Debt Consolidation

Custom Search

Debt Consolidation
Debt Relief
Personal Debt Reduction
Take Careful Consideration
Life After Debt
How To Get
Currency Trading Fee
What is Debt
Assess Your Financial
Why You Should
Debt Validation: Do
Bankruptcy: What You
Bankruptcy As An
Bankruptcy: Which
Bankruptcy Abuse
Bankruptcy Reform
Bankruptcy: Who
Taking The Plunge
Bankruptcy Interest Increases
Debt Consolidation Versus
Reduce Your Debt
How to Become
Yes to Less
Mandatory Credit Counseling
Credit Card Debt
Student Loans Can’t
Senate Passes New
New Bankruptcy Legislation
How To Avoid
What Does A
How Do You
Do It Yourself
Questions to Ask
How to Choose
Future Secured? Oh
Debt Settlement :
Different Ways Of
Debt Consolidation
Debt Relief
Debt Problems and How To Deal With Them – A Debt Collectors Point of View
by Lisa Mills
Having been in the debt collection business for some years now it never ceases to amaze me how people deal with their debt problems. There seems to be 3 main methods of dealing with debt.1. Ostrich Approach – Bury your head in the sand an

Having been in the debt collection business for some years now it never ceases to amaze me how people deal with their debt problems. There seems to be 3 main methods of dealing with debt.

1. Ostrich Approach – Bury your head in the sand and the problems will disappear.

2. Worry Wart Approach – Believe everything the debt collection agencies tell you.

3. Sensible Approach – Deal with your problems.

Generally the people that choose option 1 or 2 will eventually have to opt for option 3 but their costs will be far greater in the long run.

Here I will point out the do’s and don’ts for dealing with your debt problems.

Debt collectors in the UK that work for major financial institutions earn a wage. They can earn a bonus (usually yearly) by exceeding certain targets set for them. Generally these targets are based on the amount they collect and also the number of promises (a promise to pay by a debtor) that have been made versus the number kept. To put it simply, if you promise to pay a Bank £10 per week for 5 weeks and you make every payment on time, that counts as a successfully kept promise against your record and also against the collector who arranged it for you. If you fail to pay on time or pay less than you agreed, the arrangement will fail and the collector will be penalised and your record will be marked.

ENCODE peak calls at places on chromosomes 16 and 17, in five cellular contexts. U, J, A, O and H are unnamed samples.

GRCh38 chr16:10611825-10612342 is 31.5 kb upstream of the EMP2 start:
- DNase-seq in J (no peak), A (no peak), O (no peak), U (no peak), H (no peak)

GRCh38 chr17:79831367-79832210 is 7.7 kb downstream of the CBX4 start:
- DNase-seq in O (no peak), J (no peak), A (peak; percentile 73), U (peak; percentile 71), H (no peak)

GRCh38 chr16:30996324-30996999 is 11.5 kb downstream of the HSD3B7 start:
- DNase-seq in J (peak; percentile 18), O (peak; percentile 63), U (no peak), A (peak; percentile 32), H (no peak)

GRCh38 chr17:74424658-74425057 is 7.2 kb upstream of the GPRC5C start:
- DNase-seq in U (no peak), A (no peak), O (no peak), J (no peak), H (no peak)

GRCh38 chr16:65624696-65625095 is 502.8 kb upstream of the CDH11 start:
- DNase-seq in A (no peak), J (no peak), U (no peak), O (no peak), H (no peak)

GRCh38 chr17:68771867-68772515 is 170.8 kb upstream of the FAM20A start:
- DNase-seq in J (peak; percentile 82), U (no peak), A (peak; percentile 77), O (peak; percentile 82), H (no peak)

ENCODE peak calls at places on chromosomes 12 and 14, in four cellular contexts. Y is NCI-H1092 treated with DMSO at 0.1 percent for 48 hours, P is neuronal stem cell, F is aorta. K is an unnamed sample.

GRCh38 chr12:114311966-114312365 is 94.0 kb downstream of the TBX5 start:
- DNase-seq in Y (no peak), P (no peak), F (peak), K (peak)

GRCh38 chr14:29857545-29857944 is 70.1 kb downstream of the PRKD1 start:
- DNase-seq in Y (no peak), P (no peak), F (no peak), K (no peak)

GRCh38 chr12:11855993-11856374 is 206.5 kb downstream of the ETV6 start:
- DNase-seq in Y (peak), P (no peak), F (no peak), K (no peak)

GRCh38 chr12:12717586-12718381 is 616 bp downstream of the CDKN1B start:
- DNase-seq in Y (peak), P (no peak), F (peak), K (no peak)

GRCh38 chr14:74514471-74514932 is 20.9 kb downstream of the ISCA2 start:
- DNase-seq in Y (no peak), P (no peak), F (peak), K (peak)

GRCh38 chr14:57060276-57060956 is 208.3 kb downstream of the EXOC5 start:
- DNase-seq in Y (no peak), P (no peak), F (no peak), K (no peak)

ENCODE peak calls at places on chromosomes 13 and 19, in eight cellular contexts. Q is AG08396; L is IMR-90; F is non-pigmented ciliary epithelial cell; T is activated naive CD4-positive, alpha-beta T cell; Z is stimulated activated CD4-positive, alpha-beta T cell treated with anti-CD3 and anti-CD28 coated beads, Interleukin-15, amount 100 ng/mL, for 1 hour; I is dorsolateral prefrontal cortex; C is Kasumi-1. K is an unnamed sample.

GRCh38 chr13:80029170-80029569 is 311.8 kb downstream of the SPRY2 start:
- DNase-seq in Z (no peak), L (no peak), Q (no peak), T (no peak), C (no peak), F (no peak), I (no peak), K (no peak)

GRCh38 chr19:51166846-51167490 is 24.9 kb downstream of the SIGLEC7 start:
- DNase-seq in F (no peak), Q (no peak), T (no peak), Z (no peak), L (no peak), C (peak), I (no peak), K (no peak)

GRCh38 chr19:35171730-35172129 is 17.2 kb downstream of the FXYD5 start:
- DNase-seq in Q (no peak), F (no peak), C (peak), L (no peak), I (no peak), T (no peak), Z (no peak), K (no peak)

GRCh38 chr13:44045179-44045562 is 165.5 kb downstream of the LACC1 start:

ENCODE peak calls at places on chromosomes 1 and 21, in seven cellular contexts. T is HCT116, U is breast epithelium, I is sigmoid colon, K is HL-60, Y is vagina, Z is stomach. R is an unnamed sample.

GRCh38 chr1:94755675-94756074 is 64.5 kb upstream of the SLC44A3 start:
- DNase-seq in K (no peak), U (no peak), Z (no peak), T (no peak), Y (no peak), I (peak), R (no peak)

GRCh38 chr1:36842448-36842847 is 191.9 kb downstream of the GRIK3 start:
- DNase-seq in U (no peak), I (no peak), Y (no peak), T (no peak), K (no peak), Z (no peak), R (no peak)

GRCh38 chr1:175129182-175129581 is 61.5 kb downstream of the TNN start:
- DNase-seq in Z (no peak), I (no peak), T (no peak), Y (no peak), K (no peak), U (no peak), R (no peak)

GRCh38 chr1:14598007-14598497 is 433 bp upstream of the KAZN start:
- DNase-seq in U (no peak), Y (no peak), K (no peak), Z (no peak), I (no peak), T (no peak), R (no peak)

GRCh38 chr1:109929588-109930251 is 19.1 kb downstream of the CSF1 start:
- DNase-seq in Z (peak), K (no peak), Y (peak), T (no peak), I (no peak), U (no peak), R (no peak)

Rule No. 1 – Don’t make a promise you can’t keep. Many people feel intimidated by debt collectors and therefore feel under pressure to promise to pay more than they can reasonably afford. When this arrangement fails (and it will fail), the Bank will be less likely to help you in future.

Rule No. 2 – Know exactly how much you can afford to pay and then halve it. It is absolutely essential that you work out your budget prior to making an offer. Most people forget to include things like haircuts, clothes purchase and home maintenance in their budgets. These are things that you will have to pay out for during your arrangement with the Bank and therefore will affect how much you can afford to pay. When you have worked out exactly how much you can pay and have halved it, ring the Bank. It is their job to get you to increase your offer. So if you know you can comfortably afford £10 per week, you offer £5 and after some strong negotiation the Bank get you to increase your offer to £7.50, it is a win-win situation. The collector feels they have done a good job by getting you to increase your offer and you are better off. This enables you to pay extra on top of your offer if you want and this will improve your record with the Bank.

Rule No. 3 – If your basic expenditure exceeds your income there is no way you can pay your creditors a fair amount. Get help. Major Banks and Building Societies contribute financially towards certain debt counselling companies. The major one in the UK is CCCS. There are many agencies that will help you, however the majority will take a percentage of the amount you can afford and keep it themselves to cover their costs. With CCCS every penny goes to your creditors, meaning you repay your debt more quickly. Quite often they are also able to suspend charges meaning you owe less.